Europe lags behind in the global 4G race, concluded EU Commissioner Neelie Kroes this week, in a press release issued by the EU. Three out of every four people living in the EU can’t access LTE mobile connections in their hometowns, and virtually no rural areas have 4G coverage, she observes.
That’s different to the US, where over 90 per cent of people have access to 4G. The low 4G coverage in Europe is down to several things, says Kroes. Almost every European country is dealing with complex spectrum licensing issues, resulting in fragmentation across the 28 national markets. The result is that mobile operators have no little possibility to develop an EU-wide mobile strategy.
And it gets worse, said Kroes. “Auctioning processes have left mobile operators with little cash to roll-out networks once they have secured the right to do so.” According to the EU, only Germany, Estonia and Sweden have advanced 4G roll-out. There are even three EU member states where there is no 4G at all (Cyprus, Ireland, Malta).
Kroes also warns for a possible collapse of mobile networks. “Global mobile traffic is predicted to grow 66 per cent a year, smart devices are everywhere and people want to watch video on those devices. Without more spectrum being made available the whole thing falls apart.”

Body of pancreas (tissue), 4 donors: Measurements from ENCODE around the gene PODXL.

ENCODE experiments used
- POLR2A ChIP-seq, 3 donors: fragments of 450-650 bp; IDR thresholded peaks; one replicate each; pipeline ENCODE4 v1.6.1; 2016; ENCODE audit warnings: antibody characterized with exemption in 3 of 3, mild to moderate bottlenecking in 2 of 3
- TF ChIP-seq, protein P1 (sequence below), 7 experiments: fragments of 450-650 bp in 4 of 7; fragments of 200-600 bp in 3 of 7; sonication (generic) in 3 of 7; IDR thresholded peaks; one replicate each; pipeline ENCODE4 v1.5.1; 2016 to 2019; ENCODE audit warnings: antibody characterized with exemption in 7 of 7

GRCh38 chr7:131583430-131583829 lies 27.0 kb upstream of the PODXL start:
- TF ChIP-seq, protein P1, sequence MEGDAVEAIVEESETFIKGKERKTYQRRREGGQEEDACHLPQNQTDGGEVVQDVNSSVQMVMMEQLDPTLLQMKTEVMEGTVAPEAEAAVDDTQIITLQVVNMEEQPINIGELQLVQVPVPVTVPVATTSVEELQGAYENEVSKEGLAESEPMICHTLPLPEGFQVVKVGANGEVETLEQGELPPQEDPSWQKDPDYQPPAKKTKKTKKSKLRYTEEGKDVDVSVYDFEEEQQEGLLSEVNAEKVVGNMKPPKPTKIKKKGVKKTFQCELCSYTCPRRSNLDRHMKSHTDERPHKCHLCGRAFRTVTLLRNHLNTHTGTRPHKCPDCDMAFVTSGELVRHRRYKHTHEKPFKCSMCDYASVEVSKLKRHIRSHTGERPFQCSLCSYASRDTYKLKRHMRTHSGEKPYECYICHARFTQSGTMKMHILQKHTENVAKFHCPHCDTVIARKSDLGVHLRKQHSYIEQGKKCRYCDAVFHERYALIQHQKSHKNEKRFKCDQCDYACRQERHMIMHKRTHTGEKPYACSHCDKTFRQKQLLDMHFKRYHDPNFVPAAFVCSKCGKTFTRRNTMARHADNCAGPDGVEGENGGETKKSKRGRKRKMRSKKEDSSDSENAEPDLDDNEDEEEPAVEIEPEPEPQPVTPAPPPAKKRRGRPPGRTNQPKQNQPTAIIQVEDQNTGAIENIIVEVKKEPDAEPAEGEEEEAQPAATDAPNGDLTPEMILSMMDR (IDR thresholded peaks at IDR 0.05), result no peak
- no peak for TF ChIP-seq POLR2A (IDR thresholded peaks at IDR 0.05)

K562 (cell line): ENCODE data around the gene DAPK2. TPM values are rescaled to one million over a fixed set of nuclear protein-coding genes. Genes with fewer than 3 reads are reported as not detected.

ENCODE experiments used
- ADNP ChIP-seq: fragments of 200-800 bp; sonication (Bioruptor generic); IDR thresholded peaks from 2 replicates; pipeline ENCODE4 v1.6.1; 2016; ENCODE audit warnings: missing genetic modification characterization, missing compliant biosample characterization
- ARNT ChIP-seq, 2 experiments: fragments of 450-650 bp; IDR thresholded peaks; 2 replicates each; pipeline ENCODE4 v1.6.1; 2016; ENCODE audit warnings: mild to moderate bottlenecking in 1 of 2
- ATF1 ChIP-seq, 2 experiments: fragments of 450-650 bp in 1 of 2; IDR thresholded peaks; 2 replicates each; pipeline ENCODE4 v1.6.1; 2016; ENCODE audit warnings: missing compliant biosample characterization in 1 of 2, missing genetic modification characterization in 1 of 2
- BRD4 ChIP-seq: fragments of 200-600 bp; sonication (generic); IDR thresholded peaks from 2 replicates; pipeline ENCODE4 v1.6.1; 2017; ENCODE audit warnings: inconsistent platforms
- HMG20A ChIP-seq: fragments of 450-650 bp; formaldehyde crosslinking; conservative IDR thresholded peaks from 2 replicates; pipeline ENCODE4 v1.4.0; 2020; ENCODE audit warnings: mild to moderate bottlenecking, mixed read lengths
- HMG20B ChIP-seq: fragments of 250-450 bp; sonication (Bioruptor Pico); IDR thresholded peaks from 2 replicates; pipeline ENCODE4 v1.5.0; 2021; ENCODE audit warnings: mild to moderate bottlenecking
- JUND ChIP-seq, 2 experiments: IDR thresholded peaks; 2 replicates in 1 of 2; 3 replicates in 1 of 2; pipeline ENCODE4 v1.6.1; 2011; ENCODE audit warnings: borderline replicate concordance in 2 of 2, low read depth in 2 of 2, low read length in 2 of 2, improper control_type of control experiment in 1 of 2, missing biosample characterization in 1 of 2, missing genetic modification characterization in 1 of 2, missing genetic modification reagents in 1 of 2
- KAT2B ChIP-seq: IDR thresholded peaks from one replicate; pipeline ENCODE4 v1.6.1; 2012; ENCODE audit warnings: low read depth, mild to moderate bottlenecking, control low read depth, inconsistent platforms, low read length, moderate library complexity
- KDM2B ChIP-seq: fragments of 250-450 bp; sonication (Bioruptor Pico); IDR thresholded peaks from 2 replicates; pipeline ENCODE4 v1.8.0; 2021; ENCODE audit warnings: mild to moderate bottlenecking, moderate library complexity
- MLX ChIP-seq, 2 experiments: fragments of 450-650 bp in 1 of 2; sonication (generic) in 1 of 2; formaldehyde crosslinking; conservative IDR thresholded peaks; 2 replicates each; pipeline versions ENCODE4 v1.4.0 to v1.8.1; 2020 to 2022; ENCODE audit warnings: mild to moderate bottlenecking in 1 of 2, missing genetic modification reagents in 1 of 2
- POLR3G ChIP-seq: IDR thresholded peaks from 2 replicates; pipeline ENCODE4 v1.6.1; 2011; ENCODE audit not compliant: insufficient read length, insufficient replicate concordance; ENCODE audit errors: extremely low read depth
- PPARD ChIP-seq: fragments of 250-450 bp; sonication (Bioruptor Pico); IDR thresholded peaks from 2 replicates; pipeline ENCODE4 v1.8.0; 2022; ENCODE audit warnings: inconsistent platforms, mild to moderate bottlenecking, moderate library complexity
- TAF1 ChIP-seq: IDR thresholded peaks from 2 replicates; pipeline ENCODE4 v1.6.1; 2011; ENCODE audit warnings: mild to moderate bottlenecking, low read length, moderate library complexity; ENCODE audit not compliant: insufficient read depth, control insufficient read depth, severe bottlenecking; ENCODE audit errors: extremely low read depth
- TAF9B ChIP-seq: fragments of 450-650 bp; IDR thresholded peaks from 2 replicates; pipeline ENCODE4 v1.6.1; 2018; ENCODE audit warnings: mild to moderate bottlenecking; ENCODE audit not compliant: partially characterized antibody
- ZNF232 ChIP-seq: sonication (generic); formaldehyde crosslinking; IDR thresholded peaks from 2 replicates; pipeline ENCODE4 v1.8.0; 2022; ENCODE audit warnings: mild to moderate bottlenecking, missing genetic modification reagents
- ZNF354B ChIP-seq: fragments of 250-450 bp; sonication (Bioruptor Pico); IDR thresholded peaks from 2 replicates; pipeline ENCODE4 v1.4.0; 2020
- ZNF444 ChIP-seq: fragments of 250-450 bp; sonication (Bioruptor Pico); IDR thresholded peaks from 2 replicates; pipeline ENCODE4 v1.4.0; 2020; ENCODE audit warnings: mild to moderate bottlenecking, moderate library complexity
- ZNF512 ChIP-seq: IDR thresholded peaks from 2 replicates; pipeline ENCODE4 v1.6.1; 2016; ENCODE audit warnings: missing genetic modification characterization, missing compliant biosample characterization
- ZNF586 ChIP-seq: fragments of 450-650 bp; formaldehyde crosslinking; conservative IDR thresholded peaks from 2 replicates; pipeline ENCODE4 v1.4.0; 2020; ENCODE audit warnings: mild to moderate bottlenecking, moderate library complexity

The end result is that customers are left frustrated, Kroes said. “It doesn’t matter where you are, you pay money for a device and mobile subscription and it should work. It’s frustrating when my phone stops working in Brussels because we only have 3G. Millions share my frustration every day.”
Also the prices for 4G vary very much and can be 50 times higher in one EU country compared to another EU country. That’s not a sign of a healthy market, thinks the EU Commissioner.
A multi-billion spectrum auction may seem attractive for EU countries, but those high prices will hurt economies, she warns. Companies are left with little money for network upgrades and because of the delay in upgrading networks the amount of tax that governments are hoping to receive will be delayed as well. That could also weaken the financial position of the telecom companies.
The EU is aiming for a far greater coordination of spectrum licensing. This would enable operators to enjoy the economies of scale that would come from rolling out 4G in the same spectrum band across several countries at once, and that would mean consumers get more 4G access sooner.
This post is by Edwin Feldmann, a Dutch journalist, with a focus on telecoms and LTE. Edwin has been an online ICT editor for NU.nl, the largest news site in the Netherlands, worked for tech publisher IDG and various Dutch publications in print and online, such as Automatiseringgids, PCM, Winmag Pro, TBM, CBM and ISPam.nl. In 2011 he also started his own news site (glasvezelgids.nl) about fibre to the home in the Netherlands.